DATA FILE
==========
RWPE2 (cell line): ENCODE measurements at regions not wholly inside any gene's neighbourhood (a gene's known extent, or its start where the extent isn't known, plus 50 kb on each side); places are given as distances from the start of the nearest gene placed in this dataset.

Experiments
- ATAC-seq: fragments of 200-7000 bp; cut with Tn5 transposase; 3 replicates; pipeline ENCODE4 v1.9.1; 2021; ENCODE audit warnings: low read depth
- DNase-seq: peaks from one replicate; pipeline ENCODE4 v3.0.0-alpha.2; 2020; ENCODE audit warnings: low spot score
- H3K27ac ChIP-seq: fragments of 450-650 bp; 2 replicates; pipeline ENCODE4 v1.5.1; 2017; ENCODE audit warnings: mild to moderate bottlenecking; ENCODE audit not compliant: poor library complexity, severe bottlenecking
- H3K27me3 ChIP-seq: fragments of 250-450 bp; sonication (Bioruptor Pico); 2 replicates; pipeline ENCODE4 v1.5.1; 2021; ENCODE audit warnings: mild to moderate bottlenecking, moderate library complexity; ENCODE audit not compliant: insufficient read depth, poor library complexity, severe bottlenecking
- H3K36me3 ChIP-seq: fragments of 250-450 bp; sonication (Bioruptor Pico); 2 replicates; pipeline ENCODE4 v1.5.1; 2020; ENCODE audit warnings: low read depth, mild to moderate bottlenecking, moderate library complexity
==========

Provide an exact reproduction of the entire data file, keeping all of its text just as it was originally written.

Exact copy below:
RWPE2 (cell line): ENCODE measurements at regions not wholly inside any gene's neighbourhood (a gene's known extent, or its start where the extent isn't known, plus 50 kb on each side); places are given as distances from the start of the nearest gene placed in this dataset.

Experiments
- ATAC-seq: fragments of 200-7000 bp; cut with Tn5 transposase; 3 replicates; pipeline ENCODE4 v1.9.1; 2021; ENCODE audit warnings: low read depth
- DNase-seq: peaks from one replicate; pipeline ENCODE4 v3.0.0-alpha.2; 2020; ENCODE audit warnings: low spot score
- H3K27ac ChIP-seq: fragments of 450-650 bp; 2 replicates; pipeline ENCODE4 v1.5.1; 2017; ENCODE audit warnings: mild to moderate bottlenecking; ENCODE audit not compliant: poor library complexity, severe bottlenecking
- H3K27me3 ChIP-seq: fragments of 250-450 bp; sonication (Bioruptor Pico); 2 replicates; pipeline ENCODE4 v1.5.1; 2021; ENCODE audit warnings: mild to moderate bottlenecking, moderate library complexity; ENCODE audit not compliant: insufficient read depth, poor library complexity, severe bottlenecking
- H3K36me3 ChIP-seq: fragments of 250-450 bp; sonication (Bioruptor Pico); 2 replicates; pipeline ENCODE4 v1.5.1; 2020; ENCODE audit warnings: low read depth, mild to moderate bottlenecking, moderate library complexity